Something so little, like saline in a bottle, can be extremely effective at helping your child.  This can often be used as a saline spray, if the bottle is held upright, or as a saline drop, if the bottle is inverted.  This will be your's and your baby's best friend during the time when he or she has a head cold.  Congested and or runny sinuses can hinder you baby's ability to feed and make them that much more cranky.  For a baby with congested sinuses, put a few drops of saline in each nostril a few minutes prior to feeding.  After a few minutes use a nasal bulb (a nose sucker), to remove the saline and the congestion it has freed up and just helped you to remove.  This can be much more effective than just a nasal bulb on its own.  It can also be helpful to keep your baby's nose and sinuses moist while they have a cold and while you are wiping their nose frequently. 

4.  Simethicone

Simethicone is an anti-gas medication marketed in several forms and by various manufacturers.  This can be very helpful for those babies who tend to be cranky after meals and before bed.  This medication can help provide relief to gas pain associated with meals or after a feeding.  This is a simple thing that could provide a lot of relief.  Again, it is important to follow the recommended dosing for your child's age and weight.  

5.  Zinc Oxide (Desitin(R))

Most babies get diaper rash at some time.  Either from wet diapers, or when they a teething, or if they eat too many oranges.  Whatever the cause, it can be irritating and uncomfortable to your baby.  Providing a barrier can help treat and prevent the diaper rash.  Using zinc oxide, or Desitin, for example can help provide a barrier while also providing some relief to your baby.  Zinc oxide has a nice "cooling" sensation and can provide some pain relief to painful diaper rash.  You can apply this with each diaper change to help treat diaper rash.  Do consult your pediatrician though, if the rash does not improve after a few days or if it gets worse.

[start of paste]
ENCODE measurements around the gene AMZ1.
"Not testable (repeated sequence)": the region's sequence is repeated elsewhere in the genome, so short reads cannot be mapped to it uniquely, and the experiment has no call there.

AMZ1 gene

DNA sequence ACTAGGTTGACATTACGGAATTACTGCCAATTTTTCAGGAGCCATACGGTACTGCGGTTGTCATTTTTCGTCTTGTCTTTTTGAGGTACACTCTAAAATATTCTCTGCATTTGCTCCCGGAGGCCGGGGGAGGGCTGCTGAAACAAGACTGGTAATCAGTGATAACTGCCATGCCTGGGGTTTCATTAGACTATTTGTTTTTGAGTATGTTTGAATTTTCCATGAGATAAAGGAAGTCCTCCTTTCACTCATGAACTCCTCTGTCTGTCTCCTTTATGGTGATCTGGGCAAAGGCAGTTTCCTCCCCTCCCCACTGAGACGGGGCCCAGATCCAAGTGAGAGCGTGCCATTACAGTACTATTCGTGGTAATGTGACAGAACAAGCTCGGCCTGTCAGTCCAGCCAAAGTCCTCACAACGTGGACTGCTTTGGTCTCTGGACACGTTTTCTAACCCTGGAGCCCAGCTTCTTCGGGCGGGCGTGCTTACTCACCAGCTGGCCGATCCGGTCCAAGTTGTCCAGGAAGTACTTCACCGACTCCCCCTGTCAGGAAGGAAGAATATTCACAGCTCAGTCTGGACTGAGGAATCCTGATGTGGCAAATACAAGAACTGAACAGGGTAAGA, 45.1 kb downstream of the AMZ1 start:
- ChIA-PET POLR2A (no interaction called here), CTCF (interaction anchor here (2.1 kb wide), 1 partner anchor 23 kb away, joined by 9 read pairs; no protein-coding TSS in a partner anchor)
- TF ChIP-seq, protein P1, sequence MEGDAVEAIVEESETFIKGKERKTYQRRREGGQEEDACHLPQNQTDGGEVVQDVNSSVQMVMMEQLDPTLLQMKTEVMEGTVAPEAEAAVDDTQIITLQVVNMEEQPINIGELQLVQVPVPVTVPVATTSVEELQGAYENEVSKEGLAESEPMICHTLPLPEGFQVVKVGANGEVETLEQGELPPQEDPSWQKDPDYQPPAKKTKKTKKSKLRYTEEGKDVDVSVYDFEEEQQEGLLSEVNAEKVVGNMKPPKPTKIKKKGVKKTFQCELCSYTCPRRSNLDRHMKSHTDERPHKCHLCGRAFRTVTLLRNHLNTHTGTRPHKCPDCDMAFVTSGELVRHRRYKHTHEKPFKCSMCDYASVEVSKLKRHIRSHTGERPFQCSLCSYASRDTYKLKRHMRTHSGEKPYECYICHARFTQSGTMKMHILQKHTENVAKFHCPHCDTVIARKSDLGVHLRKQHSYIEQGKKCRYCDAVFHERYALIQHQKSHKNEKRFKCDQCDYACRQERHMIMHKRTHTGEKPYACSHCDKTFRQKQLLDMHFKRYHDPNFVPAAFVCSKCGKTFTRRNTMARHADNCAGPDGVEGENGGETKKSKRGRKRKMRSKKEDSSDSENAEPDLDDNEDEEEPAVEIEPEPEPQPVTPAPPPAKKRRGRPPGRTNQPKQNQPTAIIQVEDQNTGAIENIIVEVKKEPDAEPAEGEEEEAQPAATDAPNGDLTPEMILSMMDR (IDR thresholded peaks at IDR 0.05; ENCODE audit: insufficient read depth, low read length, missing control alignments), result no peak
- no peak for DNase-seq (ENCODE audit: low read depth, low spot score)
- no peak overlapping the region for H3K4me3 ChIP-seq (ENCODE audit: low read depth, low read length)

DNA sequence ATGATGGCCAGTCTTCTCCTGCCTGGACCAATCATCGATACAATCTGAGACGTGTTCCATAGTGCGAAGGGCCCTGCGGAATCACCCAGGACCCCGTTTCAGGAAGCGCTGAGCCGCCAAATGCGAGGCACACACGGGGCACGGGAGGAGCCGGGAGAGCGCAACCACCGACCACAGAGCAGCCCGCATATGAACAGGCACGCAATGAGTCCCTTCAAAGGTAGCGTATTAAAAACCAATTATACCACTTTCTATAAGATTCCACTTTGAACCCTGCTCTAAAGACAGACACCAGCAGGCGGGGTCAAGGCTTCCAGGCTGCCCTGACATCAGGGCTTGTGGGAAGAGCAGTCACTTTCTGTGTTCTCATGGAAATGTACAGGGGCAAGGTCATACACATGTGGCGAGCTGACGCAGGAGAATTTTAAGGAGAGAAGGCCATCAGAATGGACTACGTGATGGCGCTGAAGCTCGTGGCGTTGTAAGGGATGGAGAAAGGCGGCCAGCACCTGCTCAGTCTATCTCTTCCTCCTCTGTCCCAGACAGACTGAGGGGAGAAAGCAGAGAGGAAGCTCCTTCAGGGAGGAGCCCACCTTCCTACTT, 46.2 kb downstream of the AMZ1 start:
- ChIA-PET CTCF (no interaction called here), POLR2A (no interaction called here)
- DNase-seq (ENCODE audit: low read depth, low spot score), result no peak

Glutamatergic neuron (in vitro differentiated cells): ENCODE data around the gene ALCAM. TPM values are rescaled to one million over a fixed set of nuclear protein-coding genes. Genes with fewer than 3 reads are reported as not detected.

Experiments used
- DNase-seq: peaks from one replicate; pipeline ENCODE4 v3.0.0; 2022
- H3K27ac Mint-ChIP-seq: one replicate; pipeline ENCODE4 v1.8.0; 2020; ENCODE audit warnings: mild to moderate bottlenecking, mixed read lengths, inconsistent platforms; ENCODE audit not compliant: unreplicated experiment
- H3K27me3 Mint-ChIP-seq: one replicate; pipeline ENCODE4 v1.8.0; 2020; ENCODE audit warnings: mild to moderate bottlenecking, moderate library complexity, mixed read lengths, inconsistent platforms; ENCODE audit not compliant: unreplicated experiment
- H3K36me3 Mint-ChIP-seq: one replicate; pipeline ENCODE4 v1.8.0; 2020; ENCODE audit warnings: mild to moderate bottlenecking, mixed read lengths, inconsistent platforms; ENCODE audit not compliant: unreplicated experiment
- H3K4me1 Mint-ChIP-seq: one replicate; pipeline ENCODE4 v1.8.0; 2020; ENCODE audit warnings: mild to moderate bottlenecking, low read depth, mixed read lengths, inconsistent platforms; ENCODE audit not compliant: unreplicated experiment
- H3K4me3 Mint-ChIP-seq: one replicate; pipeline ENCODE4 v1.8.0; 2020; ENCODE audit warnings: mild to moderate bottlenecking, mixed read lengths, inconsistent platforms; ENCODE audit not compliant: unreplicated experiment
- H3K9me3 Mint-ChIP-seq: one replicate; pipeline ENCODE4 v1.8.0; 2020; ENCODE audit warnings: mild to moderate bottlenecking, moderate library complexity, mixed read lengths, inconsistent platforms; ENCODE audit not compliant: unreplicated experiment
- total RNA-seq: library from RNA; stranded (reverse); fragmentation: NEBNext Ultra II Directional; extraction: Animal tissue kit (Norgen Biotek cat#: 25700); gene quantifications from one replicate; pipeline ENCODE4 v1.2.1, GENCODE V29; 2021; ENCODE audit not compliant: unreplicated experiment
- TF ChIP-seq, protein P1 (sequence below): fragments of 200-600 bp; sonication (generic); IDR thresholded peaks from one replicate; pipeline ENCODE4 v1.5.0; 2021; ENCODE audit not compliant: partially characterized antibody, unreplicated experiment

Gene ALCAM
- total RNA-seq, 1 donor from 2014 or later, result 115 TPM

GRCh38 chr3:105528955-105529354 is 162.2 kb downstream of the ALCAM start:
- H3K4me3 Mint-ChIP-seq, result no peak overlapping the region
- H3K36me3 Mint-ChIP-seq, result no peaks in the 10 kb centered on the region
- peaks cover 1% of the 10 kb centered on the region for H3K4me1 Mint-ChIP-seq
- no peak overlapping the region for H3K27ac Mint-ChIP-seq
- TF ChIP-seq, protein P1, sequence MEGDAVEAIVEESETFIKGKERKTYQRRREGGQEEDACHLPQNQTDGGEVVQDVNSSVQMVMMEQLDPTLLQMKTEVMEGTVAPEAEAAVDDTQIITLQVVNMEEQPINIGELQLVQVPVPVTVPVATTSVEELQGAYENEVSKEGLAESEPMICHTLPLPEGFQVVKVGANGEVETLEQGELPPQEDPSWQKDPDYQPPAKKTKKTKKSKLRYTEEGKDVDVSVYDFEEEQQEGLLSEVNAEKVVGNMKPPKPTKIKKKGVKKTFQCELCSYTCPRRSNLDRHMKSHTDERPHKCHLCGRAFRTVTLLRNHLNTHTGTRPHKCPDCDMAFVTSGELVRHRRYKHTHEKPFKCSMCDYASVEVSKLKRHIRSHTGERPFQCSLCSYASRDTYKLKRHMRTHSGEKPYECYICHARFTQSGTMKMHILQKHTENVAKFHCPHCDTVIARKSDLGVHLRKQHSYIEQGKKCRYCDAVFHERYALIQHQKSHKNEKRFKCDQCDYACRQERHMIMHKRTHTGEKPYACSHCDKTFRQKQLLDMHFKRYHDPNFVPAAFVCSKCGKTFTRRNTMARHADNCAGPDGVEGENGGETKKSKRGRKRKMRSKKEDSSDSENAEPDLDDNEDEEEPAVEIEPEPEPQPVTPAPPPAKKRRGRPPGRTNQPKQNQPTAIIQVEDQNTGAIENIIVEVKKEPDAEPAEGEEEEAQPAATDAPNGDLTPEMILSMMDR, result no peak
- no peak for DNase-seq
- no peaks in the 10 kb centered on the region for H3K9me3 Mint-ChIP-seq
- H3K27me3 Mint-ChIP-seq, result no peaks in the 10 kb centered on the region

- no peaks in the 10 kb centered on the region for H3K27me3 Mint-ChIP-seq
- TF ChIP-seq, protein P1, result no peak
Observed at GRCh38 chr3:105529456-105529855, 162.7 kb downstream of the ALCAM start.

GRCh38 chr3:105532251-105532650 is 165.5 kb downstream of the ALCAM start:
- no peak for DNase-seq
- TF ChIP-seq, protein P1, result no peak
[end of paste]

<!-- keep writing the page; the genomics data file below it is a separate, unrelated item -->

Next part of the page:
Just a quick note on some other helpful tools. 

A cool mist humidifier is a great thing to have on hand.  It can provide a lot of relief to your baby when she has a cold or minor respiratory problems.  Running it over night can help with sinus congestion and help your baby to breathe more easily, making for a more restful night for you and your baby.

A good thermometer is another helpful device.  Although it is not a medication, it is necessary to determine if medicine is needed to treat a fever.  I recommended an in ear thermometer that reads in less than ten seconds.  Getting your baby to hold still for much longer than that will not be easy.  Also, keep a good standard thermometer around to check the temperature under the arm or rectally if needed to confirm a temp if you are unsure of the in ear or unable to use the in ear thermometer.

There are some medications you can buy over the counter that are not safe for your baby.  The younger your child is the less medications they can generally take.  For example, an infant or young child should not be given cold products containing medications such as dextromethorphan.  Always consult your pediatrician or pharmacist before giving your child any medication. 

One last thing:  This is just a guide for new parents.  Always follow the advice of your pediatrician and seek consultation prior to giving any new medication.  If your child appears to get worse or does not get better, always seek professional medical attention.